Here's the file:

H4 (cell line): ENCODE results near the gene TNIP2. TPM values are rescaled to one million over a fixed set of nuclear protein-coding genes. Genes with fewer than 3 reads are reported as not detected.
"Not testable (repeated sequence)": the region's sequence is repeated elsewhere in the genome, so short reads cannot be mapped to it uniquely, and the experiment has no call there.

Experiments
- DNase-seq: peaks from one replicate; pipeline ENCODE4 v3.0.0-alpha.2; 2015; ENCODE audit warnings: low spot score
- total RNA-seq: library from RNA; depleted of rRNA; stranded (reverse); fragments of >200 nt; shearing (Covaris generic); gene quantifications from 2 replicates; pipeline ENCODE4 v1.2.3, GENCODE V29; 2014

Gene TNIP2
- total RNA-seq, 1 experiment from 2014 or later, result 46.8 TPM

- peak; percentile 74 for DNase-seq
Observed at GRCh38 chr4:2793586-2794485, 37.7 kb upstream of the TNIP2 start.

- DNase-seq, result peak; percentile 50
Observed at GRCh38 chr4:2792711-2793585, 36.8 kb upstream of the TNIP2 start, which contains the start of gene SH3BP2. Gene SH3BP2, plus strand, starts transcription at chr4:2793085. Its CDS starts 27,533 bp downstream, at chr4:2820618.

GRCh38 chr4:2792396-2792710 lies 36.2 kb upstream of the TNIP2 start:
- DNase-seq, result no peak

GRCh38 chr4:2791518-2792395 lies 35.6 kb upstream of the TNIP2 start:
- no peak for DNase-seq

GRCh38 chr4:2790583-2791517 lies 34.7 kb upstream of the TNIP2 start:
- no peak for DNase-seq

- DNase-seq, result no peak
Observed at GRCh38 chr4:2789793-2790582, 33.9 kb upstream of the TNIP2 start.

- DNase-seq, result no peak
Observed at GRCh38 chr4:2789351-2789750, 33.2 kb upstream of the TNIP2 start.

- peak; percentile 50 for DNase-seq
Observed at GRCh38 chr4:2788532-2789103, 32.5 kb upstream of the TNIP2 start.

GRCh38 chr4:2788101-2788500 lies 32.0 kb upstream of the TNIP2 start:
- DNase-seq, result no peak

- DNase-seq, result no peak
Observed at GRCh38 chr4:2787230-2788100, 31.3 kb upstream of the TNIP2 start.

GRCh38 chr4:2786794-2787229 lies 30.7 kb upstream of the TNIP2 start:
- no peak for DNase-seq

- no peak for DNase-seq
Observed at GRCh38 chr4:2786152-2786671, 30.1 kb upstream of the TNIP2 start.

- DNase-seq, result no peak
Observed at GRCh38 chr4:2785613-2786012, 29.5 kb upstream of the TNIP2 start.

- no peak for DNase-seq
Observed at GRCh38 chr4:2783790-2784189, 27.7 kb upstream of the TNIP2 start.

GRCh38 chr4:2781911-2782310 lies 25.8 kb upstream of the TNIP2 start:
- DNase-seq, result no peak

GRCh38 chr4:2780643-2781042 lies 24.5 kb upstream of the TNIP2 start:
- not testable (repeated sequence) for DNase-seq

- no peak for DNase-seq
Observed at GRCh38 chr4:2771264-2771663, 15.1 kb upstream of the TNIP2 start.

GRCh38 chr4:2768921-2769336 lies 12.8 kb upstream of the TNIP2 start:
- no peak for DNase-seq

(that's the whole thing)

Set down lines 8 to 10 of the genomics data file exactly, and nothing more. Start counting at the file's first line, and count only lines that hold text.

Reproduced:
- peak; percentile 74 for DNase-seq
Observed at GRCh38 chr4:2793586-2794485, 37.7 kb upstream of the TNIP2 start.

- DNase-seq, result peak; percentile 50